NASA's Dawn spacecraft is approaching its historic orbit insertion at Ceres, which will happen on Friday, March 6th.

Ceres is named for the Roman goddess of agriculture and harvests. Ceres is considered a 'dwarf planet', according to 237 astronomers who outvoted their opposition, as is Pluto now. It was first spotted by Sicilian astronomer Father Giuseppe Piazzi in 1801 and since then has been called a minor planet and an asteroid, before getting an upgrade in 2006, along with Eris. 

Launched in September 2007, Dawn already explored the giant asteroid Vesta for 14 months in 2011 and 2012, capturing detailed images and data about that body. Both Vesta and Ceres orbit the sun between Mars and Jupiter, in the main asteroid belt. This two-stop tour of our solar system is made possible by Dawn's ion propulsion system, its three ion engines being much more efficient than chemical propulsion. Dawn began its final approach phase toward Ceres in December. The spacecraft has taken several optical navigation images and made two rotation characterizations, allowing Ceres to be observed through its full nine-hour rotation.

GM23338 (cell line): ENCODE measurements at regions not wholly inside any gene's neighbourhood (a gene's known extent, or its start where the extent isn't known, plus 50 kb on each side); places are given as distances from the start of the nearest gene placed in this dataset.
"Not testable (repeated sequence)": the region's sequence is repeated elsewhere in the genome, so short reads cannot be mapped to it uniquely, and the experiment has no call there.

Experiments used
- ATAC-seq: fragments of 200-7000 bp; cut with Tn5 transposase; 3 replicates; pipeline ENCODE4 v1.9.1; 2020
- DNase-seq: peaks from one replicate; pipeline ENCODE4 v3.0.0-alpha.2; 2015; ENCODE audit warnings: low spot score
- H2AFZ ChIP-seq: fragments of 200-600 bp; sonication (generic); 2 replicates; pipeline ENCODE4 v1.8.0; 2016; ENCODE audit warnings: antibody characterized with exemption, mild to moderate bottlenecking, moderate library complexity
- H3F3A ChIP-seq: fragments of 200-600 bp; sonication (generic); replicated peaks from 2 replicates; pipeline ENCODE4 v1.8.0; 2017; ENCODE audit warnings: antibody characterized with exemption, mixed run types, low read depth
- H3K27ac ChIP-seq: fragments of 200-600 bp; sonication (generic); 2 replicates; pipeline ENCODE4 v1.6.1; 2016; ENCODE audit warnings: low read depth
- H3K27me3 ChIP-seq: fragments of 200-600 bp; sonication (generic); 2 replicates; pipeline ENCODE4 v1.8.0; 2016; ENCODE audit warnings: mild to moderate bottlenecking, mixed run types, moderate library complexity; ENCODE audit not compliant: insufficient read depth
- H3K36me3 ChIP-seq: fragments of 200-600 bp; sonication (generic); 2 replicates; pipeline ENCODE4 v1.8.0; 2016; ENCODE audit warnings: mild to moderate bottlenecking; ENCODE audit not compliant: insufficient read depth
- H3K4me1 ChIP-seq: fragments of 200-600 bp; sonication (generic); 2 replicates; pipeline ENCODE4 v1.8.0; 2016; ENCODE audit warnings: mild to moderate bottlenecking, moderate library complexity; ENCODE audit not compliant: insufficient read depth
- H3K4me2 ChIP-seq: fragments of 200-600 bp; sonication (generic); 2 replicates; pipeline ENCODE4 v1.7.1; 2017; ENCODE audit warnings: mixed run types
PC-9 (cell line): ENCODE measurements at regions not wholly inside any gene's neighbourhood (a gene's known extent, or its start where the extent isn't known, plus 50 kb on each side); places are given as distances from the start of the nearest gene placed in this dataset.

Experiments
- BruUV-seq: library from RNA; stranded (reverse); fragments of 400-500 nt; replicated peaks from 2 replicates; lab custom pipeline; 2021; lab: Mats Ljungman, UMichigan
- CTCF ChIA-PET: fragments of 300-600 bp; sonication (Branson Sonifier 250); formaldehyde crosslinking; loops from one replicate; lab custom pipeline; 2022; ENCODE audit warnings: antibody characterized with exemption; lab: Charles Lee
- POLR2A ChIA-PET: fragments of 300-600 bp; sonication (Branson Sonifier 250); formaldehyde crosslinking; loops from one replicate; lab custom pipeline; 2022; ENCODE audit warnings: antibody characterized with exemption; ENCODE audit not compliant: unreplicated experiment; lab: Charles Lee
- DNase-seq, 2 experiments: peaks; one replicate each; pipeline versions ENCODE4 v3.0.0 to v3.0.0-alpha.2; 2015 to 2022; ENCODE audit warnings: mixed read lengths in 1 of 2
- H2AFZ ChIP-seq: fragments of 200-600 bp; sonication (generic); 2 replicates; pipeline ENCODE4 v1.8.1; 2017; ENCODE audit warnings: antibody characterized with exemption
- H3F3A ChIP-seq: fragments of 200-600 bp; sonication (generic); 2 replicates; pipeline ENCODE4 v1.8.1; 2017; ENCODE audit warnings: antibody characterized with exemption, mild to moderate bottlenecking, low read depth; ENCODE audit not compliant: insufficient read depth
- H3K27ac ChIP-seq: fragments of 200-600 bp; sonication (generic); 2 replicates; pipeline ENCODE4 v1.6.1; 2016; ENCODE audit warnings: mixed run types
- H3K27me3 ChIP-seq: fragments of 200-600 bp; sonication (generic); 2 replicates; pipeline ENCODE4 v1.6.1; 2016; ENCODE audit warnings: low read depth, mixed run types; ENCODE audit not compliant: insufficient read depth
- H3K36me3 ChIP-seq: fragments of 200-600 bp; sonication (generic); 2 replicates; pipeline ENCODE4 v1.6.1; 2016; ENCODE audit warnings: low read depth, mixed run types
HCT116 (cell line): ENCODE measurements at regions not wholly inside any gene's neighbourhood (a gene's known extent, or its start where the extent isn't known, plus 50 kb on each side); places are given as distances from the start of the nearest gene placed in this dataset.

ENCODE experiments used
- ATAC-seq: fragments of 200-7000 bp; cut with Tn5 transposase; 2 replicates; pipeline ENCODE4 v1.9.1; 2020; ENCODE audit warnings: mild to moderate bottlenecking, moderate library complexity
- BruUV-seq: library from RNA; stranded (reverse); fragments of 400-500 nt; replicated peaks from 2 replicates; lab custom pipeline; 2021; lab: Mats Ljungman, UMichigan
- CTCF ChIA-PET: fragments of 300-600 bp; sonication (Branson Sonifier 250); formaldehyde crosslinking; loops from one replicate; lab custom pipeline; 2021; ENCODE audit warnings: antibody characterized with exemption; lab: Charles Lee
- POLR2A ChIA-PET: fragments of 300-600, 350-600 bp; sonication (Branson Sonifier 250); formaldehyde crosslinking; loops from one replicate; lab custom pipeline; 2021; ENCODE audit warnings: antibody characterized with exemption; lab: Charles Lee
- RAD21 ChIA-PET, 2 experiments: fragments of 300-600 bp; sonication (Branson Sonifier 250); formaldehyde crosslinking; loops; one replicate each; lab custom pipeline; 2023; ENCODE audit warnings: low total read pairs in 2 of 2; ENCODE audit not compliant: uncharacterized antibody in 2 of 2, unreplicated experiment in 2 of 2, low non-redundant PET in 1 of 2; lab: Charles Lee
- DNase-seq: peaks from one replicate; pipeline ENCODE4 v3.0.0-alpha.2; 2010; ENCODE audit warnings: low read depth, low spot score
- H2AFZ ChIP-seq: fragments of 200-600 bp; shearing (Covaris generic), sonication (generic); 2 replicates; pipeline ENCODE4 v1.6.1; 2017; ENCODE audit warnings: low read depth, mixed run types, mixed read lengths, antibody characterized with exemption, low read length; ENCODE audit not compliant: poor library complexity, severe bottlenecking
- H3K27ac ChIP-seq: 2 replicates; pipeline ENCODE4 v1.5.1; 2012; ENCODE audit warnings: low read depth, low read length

Mosaic of images taken by NASA's Dawn mission on Feb. 19, 2015 from a distance of nearly 29,000 miles (46,000 kilometers). An unusually large basin nearly 186 miles (300 kilometers) across is seen just south of the equator, with a shallow interior, faint rim and low-relief mounds within. Several bright spots are seen, including two that are very bright and lie within a single crater north of the equator. The bright spot in the center of that crater is too small to be resolved at this distance, so its true brightness is not yet known. Credit: NASA/JPL-Caltech/UCLA/MPS/DLR/IDA

Since Jan. 25th, Dawn has been delivering the highest-resolution images of Ceres ever captured, and they will continue to improve in quality as the spacecraft approaches. 

Recent images show numerous craters and unusual bright spots that scientists believe tell how Ceres, the first object discovered in our solar system's asteroid belt, formed and whether its surface is changing. As the spacecraft spirals into closer and closer orbits around the dwarf planet, researchers will be looking for signs that these strange features are changing, which would suggest current geological activity.